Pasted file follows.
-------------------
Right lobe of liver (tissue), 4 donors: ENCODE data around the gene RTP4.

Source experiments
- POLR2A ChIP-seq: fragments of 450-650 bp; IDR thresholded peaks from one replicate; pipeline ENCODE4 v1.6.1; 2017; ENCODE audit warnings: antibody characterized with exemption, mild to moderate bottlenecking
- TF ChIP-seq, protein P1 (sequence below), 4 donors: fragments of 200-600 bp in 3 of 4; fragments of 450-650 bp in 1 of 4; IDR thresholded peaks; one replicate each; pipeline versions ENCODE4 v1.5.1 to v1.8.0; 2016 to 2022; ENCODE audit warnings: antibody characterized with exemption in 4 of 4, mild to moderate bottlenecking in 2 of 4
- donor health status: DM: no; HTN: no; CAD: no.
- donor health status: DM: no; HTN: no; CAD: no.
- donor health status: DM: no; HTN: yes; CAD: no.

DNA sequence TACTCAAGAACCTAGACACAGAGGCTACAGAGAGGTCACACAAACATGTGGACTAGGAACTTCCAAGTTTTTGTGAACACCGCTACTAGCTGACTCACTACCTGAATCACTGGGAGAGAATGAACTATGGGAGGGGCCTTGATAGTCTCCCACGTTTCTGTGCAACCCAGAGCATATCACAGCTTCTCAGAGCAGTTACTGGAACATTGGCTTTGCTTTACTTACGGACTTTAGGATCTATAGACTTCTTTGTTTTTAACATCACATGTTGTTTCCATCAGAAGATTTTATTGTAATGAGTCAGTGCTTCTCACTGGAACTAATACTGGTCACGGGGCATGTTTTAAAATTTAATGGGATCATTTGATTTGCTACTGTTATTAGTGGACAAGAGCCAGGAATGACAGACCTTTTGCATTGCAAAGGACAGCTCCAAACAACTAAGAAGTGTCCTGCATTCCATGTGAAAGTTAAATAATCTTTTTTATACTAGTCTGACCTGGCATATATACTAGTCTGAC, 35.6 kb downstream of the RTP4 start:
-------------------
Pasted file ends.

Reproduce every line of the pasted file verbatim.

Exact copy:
Right lobe of liver (tissue), 4 donors: ENCODE data around the gene RTP4.

Source experiments
- POLR2A ChIP-seq: fragments of 450-650 bp; IDR thresholded peaks from one replicate; pipeline ENCODE4 v1.6.1; 2017; ENCODE audit warnings: antibody characterized with exemption, mild to moderate bottlenecking
- TF ChIP-seq, protein P1 (sequence below), 4 donors: fragments of 200-600 bp in 3 of 4; fragments of 450-650 bp in 1 of 4; IDR thresholded peaks; one replicate each; pipeline versions ENCODE4 v1.5.1 to v1.8.0; 2016 to 2022; ENCODE audit warnings: antibody characterized with exemption in 4 of 4, mild to moderate bottlenecking in 2 of 4
- donor health status: DM: no; HTN: no; CAD: no.
- donor health status: DM: no; HTN: no; CAD: no.
- donor health status: DM: no; HTN: yes; CAD: no.

DNA sequence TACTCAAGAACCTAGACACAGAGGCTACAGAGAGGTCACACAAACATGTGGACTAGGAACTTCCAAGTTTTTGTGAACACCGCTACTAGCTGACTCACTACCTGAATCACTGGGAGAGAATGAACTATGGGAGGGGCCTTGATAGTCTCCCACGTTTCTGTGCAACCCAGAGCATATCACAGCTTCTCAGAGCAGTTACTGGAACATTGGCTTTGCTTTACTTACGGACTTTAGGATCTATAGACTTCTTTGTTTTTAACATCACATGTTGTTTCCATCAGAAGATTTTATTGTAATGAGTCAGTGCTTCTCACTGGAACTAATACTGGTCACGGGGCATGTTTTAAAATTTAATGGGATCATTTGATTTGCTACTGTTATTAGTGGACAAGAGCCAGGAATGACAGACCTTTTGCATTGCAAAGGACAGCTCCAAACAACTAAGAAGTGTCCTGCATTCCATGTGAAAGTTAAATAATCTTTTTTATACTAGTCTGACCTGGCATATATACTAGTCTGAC, 35.6 kb downstream of the RTP4 start: